When the Grammys aired on Sunday, it ended up being an especially grim version of an awards show that has existed in a state of slow decay for years. Kobe Bryant’s sudden death loomed over speeches at the Staples Center, and a series of confounding performances from artists like Camilla Cabello and Blake Shelton, with Gwen Stefani, were a new low for a show that has been consistently ghosted on by music’s biggest artists, from Beyoncé to Taylor Swift. But as artists stepped up to the stage to accept their golden trophies, often weepy with joy, barely any of them mentioned or even alluded specifically to the crisis happening within the Recording Academy that chose them as winners.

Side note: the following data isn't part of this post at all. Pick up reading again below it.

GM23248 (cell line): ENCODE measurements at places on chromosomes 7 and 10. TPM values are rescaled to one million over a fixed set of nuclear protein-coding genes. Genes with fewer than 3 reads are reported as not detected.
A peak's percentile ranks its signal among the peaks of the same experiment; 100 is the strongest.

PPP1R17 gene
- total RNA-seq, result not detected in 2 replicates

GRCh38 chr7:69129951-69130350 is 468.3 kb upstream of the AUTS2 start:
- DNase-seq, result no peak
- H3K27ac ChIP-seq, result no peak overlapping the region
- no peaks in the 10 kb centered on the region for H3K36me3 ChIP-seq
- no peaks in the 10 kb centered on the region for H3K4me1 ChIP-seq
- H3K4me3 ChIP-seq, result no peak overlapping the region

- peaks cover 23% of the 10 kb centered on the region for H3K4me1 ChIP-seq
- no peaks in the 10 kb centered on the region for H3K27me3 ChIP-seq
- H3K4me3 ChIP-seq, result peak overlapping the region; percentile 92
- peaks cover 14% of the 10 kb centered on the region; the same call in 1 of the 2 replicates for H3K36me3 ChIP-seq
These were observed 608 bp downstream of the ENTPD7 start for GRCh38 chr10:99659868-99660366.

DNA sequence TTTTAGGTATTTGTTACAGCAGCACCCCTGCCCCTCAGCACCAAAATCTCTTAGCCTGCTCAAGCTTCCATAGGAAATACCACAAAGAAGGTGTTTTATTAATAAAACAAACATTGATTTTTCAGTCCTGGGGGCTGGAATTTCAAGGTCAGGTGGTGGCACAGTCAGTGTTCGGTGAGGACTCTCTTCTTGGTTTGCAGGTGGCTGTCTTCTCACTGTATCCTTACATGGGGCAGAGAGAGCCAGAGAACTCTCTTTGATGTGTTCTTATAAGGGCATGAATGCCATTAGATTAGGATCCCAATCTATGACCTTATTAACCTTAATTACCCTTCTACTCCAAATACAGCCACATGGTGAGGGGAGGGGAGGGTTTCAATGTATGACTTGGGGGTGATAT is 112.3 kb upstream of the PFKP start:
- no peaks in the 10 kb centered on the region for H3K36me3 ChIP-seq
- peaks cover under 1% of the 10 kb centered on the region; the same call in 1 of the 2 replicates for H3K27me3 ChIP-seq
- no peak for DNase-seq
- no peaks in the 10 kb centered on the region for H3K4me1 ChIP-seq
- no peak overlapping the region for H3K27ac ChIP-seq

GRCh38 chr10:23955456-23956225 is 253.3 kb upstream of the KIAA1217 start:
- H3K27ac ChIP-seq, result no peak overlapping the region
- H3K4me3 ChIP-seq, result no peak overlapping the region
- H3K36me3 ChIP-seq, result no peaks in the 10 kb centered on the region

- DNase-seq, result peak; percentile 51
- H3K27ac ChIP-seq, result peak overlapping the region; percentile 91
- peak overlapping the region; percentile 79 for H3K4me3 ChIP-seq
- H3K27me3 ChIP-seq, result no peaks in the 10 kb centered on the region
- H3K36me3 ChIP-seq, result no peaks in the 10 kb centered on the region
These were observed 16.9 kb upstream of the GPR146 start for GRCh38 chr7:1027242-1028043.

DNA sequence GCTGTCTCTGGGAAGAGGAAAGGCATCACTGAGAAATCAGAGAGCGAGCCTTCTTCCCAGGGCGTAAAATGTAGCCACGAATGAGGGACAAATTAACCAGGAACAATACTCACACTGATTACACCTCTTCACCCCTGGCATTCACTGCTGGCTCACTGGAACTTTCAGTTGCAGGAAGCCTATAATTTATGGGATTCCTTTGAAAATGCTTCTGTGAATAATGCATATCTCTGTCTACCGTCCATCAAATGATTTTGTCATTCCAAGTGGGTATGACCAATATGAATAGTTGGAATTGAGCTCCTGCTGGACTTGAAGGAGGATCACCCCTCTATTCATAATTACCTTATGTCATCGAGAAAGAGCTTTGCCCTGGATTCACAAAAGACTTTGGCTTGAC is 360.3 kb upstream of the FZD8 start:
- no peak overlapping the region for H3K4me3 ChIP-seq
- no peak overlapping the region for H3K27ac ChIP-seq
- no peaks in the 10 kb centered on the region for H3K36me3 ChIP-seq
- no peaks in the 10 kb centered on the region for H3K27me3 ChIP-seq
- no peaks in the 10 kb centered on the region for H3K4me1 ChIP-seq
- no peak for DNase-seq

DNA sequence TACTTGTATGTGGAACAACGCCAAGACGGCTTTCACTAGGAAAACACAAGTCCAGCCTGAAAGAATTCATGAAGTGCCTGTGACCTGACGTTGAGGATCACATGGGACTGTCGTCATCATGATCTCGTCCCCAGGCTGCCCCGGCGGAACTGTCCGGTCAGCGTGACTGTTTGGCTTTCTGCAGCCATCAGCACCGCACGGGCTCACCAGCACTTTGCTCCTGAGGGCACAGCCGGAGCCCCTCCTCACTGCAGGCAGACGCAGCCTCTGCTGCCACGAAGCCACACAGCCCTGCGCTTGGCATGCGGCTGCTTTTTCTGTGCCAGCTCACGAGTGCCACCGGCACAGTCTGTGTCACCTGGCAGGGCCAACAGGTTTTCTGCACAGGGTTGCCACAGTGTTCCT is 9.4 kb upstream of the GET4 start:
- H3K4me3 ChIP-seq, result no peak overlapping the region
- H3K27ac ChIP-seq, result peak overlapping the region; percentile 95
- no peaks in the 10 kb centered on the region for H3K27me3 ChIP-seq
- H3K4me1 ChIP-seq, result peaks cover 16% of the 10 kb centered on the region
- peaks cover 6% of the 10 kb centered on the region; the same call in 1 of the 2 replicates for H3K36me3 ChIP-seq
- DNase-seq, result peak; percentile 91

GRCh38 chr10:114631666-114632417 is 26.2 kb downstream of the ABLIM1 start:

For the past two weeks, Deborah Dugan, the former president and CEO of the Recording Academy, has been waging a war with the organization since she was fired just 10 days before the awards show. Filing an exhausting 44-page document to the EOCC last week, Dugan alleged intense sexism, racism, and harassment within the “boys club” organization, claiming that former CEO Neil Portnow raped a recording artist and that the Grammys voting process was corrupt. “If you open your mouth, you’re gone,” another female colleague, one forced to resign after being sexually harassed by a board member, told Dugan, as cited in the complaint.